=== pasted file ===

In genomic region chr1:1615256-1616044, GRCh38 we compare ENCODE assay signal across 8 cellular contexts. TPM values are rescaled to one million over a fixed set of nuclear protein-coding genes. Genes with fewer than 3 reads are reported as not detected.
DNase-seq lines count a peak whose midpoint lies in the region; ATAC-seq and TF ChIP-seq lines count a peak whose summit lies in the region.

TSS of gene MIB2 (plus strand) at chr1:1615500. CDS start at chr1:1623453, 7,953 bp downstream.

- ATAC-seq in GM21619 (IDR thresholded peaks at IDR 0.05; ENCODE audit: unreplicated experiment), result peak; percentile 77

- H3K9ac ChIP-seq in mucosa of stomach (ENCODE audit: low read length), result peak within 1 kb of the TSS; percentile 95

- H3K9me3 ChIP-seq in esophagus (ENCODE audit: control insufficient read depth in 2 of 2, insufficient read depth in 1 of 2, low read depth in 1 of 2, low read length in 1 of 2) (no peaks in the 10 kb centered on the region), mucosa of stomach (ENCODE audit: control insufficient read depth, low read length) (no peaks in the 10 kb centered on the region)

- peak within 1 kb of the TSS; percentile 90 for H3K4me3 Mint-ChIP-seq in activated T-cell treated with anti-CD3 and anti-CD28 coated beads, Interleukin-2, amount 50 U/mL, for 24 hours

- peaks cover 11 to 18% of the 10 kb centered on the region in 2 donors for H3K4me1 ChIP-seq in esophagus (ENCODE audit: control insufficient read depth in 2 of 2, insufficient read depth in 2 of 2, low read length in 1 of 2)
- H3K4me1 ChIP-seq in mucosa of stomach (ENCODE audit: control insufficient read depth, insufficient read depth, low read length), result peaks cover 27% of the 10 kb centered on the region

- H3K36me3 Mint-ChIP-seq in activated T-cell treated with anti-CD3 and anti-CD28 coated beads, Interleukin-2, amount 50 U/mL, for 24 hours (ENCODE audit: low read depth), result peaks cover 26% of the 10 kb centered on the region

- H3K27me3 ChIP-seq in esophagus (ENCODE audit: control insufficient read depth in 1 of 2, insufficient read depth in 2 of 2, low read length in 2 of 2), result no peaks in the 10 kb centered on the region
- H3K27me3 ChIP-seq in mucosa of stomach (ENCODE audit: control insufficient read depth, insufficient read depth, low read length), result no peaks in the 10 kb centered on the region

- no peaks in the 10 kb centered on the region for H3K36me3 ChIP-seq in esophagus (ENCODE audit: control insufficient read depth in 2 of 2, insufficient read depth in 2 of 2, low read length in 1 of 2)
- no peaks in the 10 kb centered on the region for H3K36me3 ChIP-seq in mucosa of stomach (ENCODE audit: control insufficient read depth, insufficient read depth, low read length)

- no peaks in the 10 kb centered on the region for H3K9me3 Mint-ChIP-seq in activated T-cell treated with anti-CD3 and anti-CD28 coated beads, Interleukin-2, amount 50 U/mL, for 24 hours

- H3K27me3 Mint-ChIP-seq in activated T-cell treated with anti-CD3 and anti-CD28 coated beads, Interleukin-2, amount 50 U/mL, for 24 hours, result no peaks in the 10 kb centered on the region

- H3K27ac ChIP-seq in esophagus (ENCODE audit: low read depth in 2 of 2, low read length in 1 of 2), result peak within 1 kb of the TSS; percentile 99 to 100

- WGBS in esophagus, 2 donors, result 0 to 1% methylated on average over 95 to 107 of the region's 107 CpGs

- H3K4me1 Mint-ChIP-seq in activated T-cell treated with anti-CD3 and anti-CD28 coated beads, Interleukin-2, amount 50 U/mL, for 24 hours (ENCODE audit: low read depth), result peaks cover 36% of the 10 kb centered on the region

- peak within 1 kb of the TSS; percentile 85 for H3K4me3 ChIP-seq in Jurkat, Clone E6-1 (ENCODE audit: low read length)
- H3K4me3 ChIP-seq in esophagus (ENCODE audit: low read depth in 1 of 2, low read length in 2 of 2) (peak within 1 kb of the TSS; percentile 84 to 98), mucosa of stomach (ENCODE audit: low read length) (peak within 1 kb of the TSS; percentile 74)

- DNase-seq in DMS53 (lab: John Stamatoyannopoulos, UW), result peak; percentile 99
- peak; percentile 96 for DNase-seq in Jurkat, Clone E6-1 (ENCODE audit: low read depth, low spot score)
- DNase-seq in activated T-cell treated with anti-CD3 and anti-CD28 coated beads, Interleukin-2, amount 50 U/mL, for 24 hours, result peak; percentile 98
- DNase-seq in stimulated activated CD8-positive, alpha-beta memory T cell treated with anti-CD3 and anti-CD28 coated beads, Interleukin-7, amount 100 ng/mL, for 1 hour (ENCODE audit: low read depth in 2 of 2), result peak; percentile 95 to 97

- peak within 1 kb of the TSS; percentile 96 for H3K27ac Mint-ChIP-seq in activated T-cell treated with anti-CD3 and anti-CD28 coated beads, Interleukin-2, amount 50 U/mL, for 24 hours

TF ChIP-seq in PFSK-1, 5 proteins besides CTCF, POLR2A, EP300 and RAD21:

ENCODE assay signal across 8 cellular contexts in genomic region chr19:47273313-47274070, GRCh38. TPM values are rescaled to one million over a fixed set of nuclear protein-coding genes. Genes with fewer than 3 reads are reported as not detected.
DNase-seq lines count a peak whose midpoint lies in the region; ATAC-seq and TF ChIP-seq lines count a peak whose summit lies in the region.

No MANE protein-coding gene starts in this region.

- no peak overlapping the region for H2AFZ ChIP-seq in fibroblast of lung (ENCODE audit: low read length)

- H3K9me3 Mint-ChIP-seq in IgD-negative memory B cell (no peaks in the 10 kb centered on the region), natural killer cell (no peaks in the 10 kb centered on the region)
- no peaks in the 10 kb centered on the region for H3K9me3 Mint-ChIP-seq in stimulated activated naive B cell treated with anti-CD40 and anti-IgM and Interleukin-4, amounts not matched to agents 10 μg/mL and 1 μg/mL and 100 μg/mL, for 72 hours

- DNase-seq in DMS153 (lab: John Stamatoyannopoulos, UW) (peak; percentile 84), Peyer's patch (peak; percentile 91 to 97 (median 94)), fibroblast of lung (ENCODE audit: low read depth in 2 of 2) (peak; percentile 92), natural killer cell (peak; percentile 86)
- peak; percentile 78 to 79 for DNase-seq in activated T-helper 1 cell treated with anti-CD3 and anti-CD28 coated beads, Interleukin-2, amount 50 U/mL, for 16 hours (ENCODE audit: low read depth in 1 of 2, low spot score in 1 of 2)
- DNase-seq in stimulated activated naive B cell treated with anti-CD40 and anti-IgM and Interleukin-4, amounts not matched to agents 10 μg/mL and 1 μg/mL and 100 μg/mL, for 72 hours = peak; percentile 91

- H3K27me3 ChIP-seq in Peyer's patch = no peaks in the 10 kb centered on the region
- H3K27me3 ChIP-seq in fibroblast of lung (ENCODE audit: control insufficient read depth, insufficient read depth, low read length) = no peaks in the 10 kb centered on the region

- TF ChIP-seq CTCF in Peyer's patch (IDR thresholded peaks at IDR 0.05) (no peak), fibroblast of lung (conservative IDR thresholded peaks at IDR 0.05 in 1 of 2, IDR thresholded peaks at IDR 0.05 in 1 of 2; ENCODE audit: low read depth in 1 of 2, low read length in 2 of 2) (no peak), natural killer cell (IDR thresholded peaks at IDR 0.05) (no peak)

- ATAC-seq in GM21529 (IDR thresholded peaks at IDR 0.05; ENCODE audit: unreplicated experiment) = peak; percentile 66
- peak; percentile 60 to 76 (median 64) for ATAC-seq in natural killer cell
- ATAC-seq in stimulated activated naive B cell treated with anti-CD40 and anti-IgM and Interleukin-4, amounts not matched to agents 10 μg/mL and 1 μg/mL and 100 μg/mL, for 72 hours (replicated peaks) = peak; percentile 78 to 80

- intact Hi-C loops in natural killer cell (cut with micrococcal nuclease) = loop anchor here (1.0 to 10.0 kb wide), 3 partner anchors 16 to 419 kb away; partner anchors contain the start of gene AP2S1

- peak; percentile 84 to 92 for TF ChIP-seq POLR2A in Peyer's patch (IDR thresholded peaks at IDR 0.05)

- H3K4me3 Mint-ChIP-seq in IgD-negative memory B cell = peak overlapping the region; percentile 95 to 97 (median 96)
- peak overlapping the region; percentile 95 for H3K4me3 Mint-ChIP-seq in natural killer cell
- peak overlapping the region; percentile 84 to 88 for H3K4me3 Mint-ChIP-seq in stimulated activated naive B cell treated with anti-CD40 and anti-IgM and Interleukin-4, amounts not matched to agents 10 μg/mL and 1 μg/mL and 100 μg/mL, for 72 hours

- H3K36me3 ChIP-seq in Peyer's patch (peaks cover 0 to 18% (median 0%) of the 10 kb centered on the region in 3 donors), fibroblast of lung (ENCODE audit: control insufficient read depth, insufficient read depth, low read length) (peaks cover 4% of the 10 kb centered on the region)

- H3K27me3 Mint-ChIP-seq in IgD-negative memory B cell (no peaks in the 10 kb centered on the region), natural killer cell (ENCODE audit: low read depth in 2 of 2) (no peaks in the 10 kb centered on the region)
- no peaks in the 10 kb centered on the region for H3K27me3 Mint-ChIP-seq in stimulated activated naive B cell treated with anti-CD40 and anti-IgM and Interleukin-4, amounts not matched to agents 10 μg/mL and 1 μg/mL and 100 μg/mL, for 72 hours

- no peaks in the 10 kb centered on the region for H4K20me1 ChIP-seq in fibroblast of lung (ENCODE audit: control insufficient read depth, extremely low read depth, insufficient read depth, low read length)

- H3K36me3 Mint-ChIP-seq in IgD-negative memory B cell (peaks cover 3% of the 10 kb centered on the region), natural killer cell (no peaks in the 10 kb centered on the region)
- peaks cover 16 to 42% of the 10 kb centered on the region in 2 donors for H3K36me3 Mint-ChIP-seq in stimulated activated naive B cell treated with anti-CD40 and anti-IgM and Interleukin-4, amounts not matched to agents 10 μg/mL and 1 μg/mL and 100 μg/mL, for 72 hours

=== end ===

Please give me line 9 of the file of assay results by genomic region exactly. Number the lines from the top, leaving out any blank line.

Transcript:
- H3K4me1 ChIP-seq in mucosa of stomach (ENCODE audit: control insufficient read depth, insufficient read depth, low read length), result peaks cover 27% of the 10 kb centered on the region